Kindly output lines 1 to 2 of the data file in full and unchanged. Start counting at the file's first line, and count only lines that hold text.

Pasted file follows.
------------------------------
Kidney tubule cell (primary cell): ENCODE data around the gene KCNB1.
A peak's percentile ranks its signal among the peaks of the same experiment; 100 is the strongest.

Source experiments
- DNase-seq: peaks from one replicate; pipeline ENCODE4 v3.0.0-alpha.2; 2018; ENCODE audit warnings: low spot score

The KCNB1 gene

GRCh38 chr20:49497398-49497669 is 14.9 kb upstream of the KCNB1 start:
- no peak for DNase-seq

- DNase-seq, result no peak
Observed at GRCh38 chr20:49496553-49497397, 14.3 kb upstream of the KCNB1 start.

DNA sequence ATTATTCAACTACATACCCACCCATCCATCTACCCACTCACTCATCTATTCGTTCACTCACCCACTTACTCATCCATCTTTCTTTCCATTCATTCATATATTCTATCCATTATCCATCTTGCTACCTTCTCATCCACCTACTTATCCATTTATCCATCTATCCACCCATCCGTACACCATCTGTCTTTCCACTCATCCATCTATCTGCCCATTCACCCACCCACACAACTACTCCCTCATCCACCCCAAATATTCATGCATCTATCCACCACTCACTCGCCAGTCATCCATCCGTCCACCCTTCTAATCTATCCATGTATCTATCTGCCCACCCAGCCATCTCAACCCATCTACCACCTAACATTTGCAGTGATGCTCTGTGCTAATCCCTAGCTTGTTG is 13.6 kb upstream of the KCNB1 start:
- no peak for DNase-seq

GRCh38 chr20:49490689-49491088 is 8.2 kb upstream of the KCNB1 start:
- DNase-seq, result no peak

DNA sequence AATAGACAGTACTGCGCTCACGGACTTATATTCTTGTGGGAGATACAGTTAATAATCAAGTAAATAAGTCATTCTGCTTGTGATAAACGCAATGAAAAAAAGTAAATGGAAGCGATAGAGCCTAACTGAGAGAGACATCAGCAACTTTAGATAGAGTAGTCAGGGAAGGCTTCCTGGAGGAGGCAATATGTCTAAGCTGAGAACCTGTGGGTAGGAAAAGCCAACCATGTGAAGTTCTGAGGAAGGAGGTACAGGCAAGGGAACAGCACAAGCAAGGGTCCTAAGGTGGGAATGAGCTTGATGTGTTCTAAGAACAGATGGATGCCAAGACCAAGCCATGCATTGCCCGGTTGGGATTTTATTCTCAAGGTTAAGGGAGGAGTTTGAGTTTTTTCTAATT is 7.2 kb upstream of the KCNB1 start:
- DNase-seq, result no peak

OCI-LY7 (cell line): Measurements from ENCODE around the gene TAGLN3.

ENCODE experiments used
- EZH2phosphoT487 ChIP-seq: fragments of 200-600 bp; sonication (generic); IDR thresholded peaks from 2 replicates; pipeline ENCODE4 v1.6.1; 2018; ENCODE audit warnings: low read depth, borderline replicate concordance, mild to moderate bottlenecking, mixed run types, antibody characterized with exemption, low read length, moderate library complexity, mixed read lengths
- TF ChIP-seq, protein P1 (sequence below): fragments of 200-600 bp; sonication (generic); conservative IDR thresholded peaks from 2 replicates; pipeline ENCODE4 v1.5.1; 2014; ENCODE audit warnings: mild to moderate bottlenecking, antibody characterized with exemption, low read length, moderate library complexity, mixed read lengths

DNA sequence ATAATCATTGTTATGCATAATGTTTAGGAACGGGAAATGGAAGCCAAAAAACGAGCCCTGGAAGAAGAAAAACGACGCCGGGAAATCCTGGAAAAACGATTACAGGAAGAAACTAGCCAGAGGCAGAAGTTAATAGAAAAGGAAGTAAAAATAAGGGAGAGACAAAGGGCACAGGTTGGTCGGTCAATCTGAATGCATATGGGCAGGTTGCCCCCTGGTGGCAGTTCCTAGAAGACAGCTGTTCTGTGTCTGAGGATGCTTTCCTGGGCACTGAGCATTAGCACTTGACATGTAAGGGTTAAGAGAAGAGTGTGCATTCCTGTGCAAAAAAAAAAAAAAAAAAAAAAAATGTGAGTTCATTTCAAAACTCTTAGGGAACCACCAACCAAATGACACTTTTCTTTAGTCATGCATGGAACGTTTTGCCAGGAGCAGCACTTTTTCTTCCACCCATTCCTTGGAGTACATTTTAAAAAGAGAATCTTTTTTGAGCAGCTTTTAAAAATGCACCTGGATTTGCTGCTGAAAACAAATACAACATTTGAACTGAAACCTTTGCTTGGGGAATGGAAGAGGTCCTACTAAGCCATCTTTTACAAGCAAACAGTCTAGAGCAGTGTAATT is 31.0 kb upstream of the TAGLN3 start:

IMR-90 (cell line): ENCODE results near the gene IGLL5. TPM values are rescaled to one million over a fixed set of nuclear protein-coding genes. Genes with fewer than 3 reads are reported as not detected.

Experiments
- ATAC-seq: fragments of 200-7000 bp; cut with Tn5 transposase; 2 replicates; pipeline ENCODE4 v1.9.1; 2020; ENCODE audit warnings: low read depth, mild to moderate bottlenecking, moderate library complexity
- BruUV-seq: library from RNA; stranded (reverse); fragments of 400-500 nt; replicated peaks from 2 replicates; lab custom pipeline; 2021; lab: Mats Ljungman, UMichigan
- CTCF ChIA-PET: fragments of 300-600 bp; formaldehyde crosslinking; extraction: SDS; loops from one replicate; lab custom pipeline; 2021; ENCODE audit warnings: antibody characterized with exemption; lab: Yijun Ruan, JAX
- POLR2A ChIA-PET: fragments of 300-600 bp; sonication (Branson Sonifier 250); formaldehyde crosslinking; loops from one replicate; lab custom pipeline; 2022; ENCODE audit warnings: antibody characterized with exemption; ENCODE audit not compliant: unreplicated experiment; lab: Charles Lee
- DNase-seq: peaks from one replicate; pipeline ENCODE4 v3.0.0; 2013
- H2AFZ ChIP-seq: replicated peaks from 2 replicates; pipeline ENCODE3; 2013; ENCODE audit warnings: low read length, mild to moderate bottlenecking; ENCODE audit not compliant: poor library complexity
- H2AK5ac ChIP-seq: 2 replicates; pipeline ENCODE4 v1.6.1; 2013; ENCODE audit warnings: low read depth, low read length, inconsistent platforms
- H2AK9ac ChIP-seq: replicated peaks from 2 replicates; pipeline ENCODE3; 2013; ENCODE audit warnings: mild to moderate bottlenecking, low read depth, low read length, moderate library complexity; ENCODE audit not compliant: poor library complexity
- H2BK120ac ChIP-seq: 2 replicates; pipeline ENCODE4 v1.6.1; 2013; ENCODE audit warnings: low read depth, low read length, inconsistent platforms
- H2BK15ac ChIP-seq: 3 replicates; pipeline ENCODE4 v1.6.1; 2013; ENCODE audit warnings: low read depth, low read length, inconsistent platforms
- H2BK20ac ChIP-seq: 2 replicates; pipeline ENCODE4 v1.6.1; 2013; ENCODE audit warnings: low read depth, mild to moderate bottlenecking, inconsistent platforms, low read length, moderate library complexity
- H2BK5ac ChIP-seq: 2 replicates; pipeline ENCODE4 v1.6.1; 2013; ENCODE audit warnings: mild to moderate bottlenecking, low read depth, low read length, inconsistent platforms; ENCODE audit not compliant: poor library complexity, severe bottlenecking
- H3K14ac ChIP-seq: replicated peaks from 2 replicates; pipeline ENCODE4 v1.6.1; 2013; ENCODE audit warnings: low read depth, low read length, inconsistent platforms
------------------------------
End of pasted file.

Kidney tubule cell (primary cell): ENCODE data around the gene KCNB1.
A peak's percentile ranks its signal among the peaks of the same experiment; 100 is the strongest.